Alan Kazdin, the director of the Yale Parenting Center, offers this advice, “The most common reactions to children who lie are explaining why it is wrong and punishment. As ways of changing behavior, these are ineffective.” The better way? Ask your child to tell you something that is true, and then say, “That was great! You told me what happened just like I asked. Wow!” Be sure, according to the Yale Center, to follow up with a hug or high five.
Here’s the problem the Barometer sees right out of the blocks: If you don’t punish your child for lying, how exactly would you know when he/she is telling the truth? The absence of punishment is license. The presence of license is more lying.
The Yale Center is correct about one thing — children lie if they see their parents do it. Let children see you in action when the stakes are high and you too tell the truth and try to avoid the following:
1. Lying to relatives to tell them you will not be at home to avoid a visit.
2. Saying you are sick to get out of work, parties, meetings.
3. Telling someone they look okay and then later saying (in front of the child), “Wow! Did you see him? He looked like a zombie!”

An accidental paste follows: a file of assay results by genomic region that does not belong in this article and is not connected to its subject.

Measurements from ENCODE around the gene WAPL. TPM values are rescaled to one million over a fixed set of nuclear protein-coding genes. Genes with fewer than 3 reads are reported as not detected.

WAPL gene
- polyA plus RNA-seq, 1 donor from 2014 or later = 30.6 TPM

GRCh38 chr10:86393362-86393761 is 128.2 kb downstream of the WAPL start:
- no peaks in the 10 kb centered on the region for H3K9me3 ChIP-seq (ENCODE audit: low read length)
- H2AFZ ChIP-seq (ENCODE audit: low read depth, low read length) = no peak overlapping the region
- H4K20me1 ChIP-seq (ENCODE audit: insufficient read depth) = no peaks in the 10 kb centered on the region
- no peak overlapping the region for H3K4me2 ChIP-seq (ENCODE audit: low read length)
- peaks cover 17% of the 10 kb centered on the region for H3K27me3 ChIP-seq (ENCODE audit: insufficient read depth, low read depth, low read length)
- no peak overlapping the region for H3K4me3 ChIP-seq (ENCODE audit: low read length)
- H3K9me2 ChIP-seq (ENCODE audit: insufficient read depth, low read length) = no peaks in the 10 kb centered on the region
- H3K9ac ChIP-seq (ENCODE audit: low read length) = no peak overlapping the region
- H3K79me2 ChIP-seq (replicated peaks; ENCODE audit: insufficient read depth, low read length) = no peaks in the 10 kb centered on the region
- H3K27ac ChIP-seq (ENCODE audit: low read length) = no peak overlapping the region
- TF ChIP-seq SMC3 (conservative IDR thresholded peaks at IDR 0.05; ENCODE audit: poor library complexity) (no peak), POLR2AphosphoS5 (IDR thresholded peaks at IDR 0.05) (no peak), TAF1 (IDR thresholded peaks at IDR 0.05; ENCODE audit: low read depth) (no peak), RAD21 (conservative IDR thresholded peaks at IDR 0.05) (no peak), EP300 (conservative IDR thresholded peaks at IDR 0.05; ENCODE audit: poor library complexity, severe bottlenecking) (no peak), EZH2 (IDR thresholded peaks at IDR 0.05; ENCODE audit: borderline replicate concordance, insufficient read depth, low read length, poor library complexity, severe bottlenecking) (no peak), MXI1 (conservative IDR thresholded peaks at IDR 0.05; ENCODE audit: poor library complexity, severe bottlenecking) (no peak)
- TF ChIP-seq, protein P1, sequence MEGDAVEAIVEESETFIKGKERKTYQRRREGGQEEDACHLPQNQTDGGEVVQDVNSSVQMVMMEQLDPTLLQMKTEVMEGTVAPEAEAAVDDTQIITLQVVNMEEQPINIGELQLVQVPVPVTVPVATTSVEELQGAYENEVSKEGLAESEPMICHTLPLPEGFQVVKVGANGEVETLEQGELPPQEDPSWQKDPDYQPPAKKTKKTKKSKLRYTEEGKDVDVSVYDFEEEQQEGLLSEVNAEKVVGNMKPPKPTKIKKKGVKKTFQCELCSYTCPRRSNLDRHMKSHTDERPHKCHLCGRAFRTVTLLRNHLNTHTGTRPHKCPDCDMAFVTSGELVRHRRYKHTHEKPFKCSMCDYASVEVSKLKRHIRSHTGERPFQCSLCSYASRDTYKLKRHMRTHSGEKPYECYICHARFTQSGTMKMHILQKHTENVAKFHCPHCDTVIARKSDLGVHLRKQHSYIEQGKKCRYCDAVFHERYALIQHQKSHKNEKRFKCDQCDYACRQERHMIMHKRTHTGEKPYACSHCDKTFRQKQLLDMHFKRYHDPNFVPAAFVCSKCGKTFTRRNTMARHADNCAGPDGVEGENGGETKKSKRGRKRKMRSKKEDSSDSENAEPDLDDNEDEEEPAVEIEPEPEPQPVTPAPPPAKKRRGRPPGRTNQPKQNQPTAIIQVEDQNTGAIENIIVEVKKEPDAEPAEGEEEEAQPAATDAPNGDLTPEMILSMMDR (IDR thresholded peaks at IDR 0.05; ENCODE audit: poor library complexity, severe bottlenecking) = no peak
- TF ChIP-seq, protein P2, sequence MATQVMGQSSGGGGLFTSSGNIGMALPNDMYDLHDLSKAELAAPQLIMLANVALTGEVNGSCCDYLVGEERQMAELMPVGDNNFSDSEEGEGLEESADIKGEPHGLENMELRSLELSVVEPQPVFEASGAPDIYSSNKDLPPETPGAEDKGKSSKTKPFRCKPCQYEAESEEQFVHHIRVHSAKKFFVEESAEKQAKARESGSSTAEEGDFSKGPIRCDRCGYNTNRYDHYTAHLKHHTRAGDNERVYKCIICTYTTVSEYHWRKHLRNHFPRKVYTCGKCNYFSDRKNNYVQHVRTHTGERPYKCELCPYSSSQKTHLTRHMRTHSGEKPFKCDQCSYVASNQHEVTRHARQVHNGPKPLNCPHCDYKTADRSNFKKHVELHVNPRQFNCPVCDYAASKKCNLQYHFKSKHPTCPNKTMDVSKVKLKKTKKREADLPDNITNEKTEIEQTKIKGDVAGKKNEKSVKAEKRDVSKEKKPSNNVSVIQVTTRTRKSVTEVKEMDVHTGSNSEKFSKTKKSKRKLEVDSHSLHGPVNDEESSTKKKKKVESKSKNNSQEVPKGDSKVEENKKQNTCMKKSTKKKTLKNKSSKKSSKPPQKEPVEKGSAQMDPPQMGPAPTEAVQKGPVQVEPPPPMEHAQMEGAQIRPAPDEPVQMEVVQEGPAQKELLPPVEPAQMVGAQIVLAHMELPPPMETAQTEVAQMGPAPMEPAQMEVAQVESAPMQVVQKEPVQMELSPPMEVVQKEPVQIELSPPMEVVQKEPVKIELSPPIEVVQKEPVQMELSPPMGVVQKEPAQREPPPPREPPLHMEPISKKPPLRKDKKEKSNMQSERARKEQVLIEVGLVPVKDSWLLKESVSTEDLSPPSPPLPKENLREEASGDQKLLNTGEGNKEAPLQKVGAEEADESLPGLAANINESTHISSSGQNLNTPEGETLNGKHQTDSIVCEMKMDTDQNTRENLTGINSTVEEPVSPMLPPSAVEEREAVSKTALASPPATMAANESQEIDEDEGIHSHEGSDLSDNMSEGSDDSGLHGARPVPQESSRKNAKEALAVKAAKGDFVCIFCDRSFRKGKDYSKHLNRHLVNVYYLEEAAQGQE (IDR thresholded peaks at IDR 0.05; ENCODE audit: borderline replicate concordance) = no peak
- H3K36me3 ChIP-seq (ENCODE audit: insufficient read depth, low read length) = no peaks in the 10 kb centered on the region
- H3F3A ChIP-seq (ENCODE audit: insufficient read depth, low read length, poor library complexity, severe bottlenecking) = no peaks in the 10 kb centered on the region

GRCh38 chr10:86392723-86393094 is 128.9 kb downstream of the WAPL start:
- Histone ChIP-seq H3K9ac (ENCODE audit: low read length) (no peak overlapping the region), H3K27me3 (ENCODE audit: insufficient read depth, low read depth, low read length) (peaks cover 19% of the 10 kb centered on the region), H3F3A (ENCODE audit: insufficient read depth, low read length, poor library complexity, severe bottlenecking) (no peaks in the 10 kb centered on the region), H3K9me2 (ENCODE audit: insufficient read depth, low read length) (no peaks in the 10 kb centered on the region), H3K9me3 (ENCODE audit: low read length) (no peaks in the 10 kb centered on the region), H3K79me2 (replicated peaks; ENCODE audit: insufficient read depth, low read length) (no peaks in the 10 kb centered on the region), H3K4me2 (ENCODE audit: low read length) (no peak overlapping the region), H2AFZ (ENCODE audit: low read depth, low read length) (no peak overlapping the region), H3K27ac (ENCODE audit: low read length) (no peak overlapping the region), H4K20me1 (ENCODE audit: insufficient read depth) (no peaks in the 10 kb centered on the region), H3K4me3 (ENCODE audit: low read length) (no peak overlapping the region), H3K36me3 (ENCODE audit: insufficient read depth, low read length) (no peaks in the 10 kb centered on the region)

4. Not taking items back to the store when you did not pay for them (we assume it was an oversight, but even for intentional theft — probably a good idea to take it back and pay).
5. Speeding and then telling the police officer who pulls you over that you were not.
6. Saying that your child is under 5 in order to get them in free at the buffet.
7. Taking deductions on your taxes when you know they are not truly deductions and then bragging about it at home.
8. Not disclosing defects in items at your garage sales.
9. Claiming the better pair of sunglasses from the lost and found at Disney World. This was after lying about your kids’ ages to get them cheaper tickets into the park.
10. Changing the date tags on bread bags in order to sell the older bread without a discount.
All real. All confessed to the Barometer. Oh, and the list goes on. And we wonder why our children lie.